Seventeen states already have scholarship tax credit programs and Cardinal Dolan said children in the remaining states “deserve the same opportunities.”

Under a nationwide tax credit program parents can opt to send their children to private schools, the cardinal wrote, noting that 97 percent of Catholic high school students in the Archdiocese of New York graduate in four years and 95 percent attend college.

The column cited the benefits of one such program, the Florida Tax Credit Scholarship program, for 300 students who attend St. Andrew Catholic School in Orlando, Florida, which Trump visited March 3 to announce his support for school choice. Statewide, nearly 98,000 children from low-income families attend parochial or private schools under the program.

Cardinal Dolan wrote that scholarship tax credits “help advance educational and economic justice. They strengthen society by creating opportunity for those who might not otherwise have it.”

He also cited a report in the Peabody Journal of Education in 2016, which reviewed 21 studies on the effect of school choice on test scores of students not participating in such a program. The authors found that in 20 of the studies, the competition from private schools led to improved test results for students in public schools.

The column concluded that taxpayers save money under school choice programs because school overcrowding and costs are reduced.

“Public school classrooms would not be able to handle the considerable influx of children if Catholic and other religious schools closed. We save the public money, and we educate children just as well, if not better, for half the cost when you compare Catholic school tuition with public school spending per pupil,” Cardinal Dolan wrote.

An effort to pass a school choice bill in New York failed in 2012 despite bipartisan and labor union support and again in 2015 because of teacher union opposition, the column said, and therefore, a national solution “is needed to bring relief to families who need it.”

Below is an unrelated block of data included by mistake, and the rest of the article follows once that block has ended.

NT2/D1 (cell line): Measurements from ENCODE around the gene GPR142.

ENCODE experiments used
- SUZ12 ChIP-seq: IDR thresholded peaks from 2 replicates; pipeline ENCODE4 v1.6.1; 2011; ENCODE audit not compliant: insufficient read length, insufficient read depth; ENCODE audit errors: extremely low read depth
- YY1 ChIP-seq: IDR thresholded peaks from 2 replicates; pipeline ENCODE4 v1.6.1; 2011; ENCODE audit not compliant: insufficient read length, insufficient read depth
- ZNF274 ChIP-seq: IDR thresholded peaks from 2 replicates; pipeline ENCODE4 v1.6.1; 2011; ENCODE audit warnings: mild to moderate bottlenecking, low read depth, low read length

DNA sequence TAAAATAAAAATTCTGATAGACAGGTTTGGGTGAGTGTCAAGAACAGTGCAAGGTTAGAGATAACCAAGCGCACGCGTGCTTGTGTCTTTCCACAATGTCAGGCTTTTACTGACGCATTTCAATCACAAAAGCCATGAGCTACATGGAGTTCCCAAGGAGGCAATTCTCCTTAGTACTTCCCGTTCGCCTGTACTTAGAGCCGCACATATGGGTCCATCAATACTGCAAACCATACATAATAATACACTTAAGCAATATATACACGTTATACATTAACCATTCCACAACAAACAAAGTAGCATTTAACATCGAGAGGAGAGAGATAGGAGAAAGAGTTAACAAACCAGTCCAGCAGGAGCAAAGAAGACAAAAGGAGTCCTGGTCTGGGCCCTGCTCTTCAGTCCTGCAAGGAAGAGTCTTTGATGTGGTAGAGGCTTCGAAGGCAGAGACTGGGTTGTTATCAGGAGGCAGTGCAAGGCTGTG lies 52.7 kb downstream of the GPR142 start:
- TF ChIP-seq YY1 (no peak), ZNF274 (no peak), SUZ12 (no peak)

Any effort to adopt school choice must protect religious liberty, Cardinal Dolan stressed.

“The Catholic Church has always stood in solidarity with the poor and vulnerable and our most effective charitable ministry is our schools,” he wrote. “A high-quality, values-based education is simply the surest path out of poverty.”

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Maryland pastor named an auxiliary bishop for Washington

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WASHINGTON — Pope Francis has appointed Father Roy Edward Campbell Jr., who is pastor of St. Joseph Church in Largo, Maryland, as an auxiliary bishop of Washington.

The appointment was announced March 8 in Washington by Archbishop Christophe Pierre, apostolic nuncio to the United States.

Pope Francis has appointed Father Roy Edward Campbell Jr., who is pastor of St. Joseph Church in Largo, Md., as an auxiliary bishop of Washington. (CNS/Archdiocese of Washington)

Pope Francis has appointed Father Roy Edward Campbell Jr., who is pastor of St. Joseph Church in Largo, Md., as an auxiliary bishop of Washington. (CNS/Archdiocese of Washington)

Bishop-designate Campbell, 69, has been pastor of St. Joseph Catholic Church in Largo, a Washington suburb, since 2010. He is a member of the archdiocese’s clergy personnel board, the vocations board and the college of consultors.

His episcopal ordination will be April 21 at the Cathedral of St. Matthew the Apostle in Washington.

Raised in the Washington archdiocese, he worked in the retail banking industry in the Washington-Baltimore area until taking early retirement in 2002. The following year he entered the seminary to study for the priesthood. He was ordained for the archdiocese by Washington Cardinal Donald W. Wuerl May 26, 2007.

Bishop-designate Campbell “brings to his new ministry recognized talent and demonstrated ability,” Cardinal Wuerl said in a statement. “He also bears witness to the great cultural and ethnic richness of the Church of Washington reflected in all of the faithful, lay, religious and clergy.”

The appointment was a surprise, Bishop-designate Campbell said in video posted on the archdiocesan website.